Question: Can you add to the list? Are there other competencies every leader must have? 

About the Author:

Paul Sohn is an organizational chiropractor, purpose weaver, and kingdom-minded catalyst. Paul currently serves at The Boeing Company as a LEAN practitioner, providing expertise in continuous improvement initiatives, building high-performing teams and processes to create effective organizations. Paul also serves as an organizational consultant and Board Director at the Portland Leadership Foundation. He is writing his forthcoming book on how to live intentionally as a twenty-something. Paul received a Bachelor of Commerce degree at University of British Columbia in 2010. Above all, Paul’s vision is to turn the world upside down by equipping, connecting, and transforming emerging Christian leaders and organizations.
  • Lewana Harris

    A leader must also obtain and maintain a sense of resiliency, which is the capacity to recover quickly from difficulties or obstacles. Failure is only failure when you fail to move forward after a setback. A true leader will see the obstacle as a learning experience.

  • http://danblackonleadership.com/ Dan Black

    Developing leaders and getting results are in my opinion the two most important. Great post!

  • ENetArch

    While the article is asking respondents to provide additional characteristics, I would like to address two critical errors in this article.

    First, let me provide some key definitions that are needed to understand my answer:

    1) Leadership is “Guiding Intent with Integrity” toward a goal.

    2) Organizations are formed to solve a personal or business problem.

    Now for the Critical Errors

    1 – What happens when an organizations forgets their reason for existence?

    When organizations forget their reason for existing, (Their CAUSE) they create mission and vision statements that are not related to the personal or business problem that they are trying to solve. How are all these resources that the organization is amassing going to be leveraged to solve, “The eradication of Polio?” Many factors contribute to this, least of which is that individual employees don’t understand their role in helping study, debate, and build solutions for the personal or business problem trying to be solved.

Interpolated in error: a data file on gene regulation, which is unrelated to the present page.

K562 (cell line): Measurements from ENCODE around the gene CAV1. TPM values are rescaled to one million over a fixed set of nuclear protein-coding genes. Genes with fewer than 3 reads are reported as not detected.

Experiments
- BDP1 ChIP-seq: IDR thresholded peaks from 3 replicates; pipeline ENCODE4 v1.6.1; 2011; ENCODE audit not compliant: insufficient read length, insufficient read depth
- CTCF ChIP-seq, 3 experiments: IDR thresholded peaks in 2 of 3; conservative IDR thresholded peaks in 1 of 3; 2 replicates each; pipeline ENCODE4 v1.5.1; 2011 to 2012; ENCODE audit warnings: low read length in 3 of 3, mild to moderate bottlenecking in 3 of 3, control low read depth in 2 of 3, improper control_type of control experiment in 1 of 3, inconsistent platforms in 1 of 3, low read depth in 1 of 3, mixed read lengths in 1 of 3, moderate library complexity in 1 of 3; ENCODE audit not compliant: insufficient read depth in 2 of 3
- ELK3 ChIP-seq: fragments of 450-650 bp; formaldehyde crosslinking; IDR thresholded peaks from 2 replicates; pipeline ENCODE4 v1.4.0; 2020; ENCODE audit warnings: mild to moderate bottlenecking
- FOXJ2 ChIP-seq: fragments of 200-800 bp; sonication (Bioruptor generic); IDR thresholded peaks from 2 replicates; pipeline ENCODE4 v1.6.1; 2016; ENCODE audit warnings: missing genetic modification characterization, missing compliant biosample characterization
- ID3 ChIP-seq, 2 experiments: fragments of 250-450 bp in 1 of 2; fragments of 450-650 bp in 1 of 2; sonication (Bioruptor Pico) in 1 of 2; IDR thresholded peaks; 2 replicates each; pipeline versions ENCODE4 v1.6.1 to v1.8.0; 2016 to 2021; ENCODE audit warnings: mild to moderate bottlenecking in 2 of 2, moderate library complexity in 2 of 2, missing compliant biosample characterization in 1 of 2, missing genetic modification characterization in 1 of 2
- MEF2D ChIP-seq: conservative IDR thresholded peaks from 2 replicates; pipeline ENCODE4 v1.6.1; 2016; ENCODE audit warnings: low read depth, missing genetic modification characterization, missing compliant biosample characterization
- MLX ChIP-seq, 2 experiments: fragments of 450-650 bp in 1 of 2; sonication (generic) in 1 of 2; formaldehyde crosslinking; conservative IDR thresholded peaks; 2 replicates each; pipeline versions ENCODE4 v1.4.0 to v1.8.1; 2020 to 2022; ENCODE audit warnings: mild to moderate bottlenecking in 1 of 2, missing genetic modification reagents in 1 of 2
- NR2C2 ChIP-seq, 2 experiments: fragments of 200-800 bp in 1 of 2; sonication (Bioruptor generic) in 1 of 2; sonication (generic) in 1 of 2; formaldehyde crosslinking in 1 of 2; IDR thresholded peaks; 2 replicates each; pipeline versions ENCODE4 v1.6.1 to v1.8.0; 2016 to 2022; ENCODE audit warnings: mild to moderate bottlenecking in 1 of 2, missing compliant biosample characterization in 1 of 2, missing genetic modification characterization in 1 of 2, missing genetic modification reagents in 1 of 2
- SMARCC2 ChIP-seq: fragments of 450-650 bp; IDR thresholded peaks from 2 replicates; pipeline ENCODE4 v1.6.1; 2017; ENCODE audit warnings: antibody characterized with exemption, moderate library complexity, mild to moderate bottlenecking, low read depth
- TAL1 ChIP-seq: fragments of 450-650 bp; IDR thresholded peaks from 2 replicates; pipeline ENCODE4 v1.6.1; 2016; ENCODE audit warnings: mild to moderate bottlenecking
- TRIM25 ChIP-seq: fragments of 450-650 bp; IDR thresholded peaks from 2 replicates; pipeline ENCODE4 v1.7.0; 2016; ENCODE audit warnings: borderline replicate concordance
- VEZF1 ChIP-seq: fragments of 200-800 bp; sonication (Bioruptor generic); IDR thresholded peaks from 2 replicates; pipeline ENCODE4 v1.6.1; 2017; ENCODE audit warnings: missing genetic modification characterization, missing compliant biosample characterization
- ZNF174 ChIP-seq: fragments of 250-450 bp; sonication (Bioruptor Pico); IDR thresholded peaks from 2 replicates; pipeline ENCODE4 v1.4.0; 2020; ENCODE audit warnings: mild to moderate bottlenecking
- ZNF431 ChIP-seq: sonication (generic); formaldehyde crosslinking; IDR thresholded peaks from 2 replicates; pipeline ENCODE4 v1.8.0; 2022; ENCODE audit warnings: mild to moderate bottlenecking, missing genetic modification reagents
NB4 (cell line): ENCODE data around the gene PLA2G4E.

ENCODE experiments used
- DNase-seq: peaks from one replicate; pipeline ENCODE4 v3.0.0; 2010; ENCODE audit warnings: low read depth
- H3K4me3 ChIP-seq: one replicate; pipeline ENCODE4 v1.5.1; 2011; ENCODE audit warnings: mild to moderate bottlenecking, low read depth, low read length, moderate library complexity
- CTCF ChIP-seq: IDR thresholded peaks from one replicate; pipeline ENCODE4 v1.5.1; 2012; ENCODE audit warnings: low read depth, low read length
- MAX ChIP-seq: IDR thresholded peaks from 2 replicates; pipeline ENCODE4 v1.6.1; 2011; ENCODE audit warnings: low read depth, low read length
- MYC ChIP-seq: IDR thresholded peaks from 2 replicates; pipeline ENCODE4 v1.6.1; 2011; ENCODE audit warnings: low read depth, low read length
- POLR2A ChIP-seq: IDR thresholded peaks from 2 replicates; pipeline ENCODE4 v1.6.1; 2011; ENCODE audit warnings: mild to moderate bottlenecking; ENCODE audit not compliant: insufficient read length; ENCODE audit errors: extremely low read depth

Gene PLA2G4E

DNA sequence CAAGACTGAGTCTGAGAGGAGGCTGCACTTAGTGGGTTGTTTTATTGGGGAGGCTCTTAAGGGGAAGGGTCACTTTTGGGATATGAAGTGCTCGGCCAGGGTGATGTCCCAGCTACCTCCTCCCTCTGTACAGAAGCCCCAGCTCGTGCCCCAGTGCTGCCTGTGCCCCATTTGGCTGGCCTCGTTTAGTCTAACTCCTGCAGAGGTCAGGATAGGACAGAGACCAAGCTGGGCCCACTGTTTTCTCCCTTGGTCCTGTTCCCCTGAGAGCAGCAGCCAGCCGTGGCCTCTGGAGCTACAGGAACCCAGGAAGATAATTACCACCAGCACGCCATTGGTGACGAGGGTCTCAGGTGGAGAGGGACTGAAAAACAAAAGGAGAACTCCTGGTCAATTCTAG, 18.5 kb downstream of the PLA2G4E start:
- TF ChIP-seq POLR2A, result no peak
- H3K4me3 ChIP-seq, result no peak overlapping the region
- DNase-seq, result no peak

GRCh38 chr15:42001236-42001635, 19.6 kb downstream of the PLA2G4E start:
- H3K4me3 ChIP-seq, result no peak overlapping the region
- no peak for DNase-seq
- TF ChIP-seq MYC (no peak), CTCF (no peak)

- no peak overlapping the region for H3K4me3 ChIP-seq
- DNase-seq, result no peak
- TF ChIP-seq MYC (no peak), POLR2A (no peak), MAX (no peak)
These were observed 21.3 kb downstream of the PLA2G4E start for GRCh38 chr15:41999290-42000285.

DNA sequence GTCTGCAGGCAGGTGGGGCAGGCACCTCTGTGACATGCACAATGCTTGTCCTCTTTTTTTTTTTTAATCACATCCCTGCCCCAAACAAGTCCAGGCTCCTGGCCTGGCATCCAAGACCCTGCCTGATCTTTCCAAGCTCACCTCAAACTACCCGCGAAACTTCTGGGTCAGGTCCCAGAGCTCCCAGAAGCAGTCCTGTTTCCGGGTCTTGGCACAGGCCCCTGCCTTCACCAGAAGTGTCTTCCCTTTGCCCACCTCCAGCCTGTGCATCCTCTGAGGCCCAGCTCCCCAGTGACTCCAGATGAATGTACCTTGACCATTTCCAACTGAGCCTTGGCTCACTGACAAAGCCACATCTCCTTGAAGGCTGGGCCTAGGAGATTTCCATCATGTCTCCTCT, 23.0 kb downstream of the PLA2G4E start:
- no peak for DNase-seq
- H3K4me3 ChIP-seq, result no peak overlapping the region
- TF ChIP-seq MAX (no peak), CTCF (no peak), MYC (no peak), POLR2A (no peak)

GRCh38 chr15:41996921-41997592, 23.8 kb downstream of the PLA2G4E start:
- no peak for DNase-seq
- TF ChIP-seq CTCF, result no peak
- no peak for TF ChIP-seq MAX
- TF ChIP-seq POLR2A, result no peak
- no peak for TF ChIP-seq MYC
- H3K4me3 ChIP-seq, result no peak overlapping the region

2 – How do leaders identify, encourage, motivate, excite and push their followers?

    If you don’t have an understanding of the first critical problem, then you will never understanding this issue. People get behind causes. They are energized and motivated to “FIGHT for INJUSTICE”, “SAVE CHILDREN”, or “HELP DURING DISASTERS”. Where is this same energy when people are droning away at their desk day in and day out at some office high rise built by a mogul who only cares about his bottom line. To quote “The Wolf on WallStreet”, “I was pissed, I was just 2 million dollars shy of making 1 million dollars a week!”

    Leaders seek out talented, motivational, creative, excited people who want to work on causes. Managers, on the other hand, look at the field of possible candidates and find one that will “Do the job!”.

    Once these two critical errors are introduced into your article, what Warren Bennis sees starts becoming, well, common sense. The reason why leaders have these traits is based in solving a humanistic problem. The organization of people that are gathered, structured, purposed, driven, and motivated to resolve a personal or business problem flows naturally.